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Governor John Kasich on The Iran “Deal”

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Ohio Governor John Kasich joined me on the show today to discuss the Iran “deal”:

Audio:

07-15hhs-kasich

Transcript:

HH: Pleased to begin this hour with Ohio Governor John Kasich. Governor, welcome back to the Hugh Hewitt Show.

JK: Thanks, Hugh, always a pleasure.

HH: What do you make of the Iran deal?

JK: Well, I don’t like it for a whole host of reasons. But look, here’s, I think, part of the problem, Hugh, is that they’re going to get a nuke, and in the meantime, we’re going to let them have a ton of money to be able to support so many of the people that fight against us and our allies. And I don’t see what we gain. I would have made it extremely difficult. Look, I think the sanctions were probably at some point going to wither because of the Russians and the Chinese were probably going to figure a way to get from under them. But I’d rather have an incomplete sanction regime than none at all. And you know, they’ll ultimately get the nuke.

HH: Now given that reality, if you’re looking at being president, isn’t that the worst situation for a president of the United States ever to walk into, a rogue regime with a nuclear capacity or near-nuclear capacity? Why would anyone want the job now?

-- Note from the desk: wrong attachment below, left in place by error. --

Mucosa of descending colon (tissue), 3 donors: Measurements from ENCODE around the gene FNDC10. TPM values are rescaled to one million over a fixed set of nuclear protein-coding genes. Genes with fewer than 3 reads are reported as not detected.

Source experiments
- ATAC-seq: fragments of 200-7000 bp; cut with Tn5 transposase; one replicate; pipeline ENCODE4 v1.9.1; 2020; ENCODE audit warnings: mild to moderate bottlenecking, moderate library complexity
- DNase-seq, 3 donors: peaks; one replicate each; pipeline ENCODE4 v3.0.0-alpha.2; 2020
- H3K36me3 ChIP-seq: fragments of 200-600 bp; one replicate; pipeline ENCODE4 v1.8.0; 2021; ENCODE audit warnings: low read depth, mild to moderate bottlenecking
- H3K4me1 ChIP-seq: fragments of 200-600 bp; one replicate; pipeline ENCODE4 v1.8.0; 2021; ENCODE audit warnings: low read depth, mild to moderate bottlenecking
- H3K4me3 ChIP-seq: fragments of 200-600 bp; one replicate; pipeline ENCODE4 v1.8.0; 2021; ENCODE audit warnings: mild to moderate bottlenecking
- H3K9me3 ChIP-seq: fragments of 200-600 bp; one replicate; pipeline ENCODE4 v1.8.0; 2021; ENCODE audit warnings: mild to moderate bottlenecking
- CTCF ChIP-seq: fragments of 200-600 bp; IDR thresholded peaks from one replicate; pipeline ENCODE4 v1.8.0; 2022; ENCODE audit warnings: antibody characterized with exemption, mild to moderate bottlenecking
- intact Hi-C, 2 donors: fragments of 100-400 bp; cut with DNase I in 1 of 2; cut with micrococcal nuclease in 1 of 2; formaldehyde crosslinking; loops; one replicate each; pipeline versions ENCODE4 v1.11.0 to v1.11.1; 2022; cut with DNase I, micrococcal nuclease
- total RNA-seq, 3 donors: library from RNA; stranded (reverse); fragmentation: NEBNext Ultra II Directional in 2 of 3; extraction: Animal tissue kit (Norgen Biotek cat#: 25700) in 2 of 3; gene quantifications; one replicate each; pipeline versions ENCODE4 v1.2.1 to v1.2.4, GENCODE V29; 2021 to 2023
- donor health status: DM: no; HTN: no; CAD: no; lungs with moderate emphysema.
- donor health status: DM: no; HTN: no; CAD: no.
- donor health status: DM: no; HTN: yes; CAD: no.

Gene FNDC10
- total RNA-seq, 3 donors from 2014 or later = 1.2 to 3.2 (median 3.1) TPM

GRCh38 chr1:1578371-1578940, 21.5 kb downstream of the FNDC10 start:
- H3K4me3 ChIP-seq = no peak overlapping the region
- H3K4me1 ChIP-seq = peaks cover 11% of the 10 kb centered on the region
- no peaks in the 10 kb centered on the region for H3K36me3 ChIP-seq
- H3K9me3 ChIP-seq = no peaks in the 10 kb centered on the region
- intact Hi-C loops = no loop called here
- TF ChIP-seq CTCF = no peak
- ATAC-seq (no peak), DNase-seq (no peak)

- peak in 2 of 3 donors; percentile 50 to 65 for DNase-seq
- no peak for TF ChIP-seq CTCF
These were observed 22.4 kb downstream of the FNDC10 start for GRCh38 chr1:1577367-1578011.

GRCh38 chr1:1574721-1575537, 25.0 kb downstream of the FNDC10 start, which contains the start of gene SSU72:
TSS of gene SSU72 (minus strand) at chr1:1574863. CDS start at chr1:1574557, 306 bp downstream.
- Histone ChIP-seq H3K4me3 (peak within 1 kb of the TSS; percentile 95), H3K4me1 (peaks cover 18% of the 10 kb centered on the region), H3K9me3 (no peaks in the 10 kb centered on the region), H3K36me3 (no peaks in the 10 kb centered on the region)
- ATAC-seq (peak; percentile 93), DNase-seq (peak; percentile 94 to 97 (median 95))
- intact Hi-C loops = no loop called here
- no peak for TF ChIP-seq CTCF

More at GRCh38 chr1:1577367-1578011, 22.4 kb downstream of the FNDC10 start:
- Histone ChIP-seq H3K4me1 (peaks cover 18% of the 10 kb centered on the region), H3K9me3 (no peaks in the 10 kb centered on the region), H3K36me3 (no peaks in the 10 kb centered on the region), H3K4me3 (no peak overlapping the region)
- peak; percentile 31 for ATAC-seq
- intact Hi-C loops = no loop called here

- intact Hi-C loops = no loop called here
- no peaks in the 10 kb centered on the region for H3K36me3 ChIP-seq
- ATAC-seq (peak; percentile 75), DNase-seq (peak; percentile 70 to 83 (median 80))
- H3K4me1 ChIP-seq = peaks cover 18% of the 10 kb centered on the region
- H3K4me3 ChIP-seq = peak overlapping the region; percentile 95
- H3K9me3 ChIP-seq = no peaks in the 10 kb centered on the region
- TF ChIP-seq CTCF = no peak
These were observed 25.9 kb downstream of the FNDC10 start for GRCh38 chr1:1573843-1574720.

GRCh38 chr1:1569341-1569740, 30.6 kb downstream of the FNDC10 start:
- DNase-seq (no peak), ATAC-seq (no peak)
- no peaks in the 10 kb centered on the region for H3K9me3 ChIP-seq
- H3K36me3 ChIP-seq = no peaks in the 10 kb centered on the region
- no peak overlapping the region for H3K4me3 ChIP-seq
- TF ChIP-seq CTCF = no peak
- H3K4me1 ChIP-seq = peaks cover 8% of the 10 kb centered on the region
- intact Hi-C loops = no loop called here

JK: Well, it’s a complex world, Hugh. I mean, I’ve been around national defense forever. You know, I remember the Cold War vividly. I remember when Ronald Reagan left Reykjavik and told Gorbachev he wouldn’t give up Star Wars, I mean, I remember the first Gulf War. I mean, the world is a complicated and difficult place that’s ever changing. But I think, you know, if you’ve been there, it doesn’t make it easy, but at least it puts you in a position to kind of know what to do. You’ve got to bring really good people on board, but you also have to have very good instincts about the way in which you deal with these difficult situations. I mean, because the challenges are large, it’s not a reason for anyone to retreat, like oh, well, that’s too tough. Somebody’s got to deal with this, and you know, I’m going to be able to make an announcement on Tuesday as to what I’m going to do. I’m either going to move forward in my political career. Maybe I’ll get a talk show and compete against you while I’m governor. We’ll see.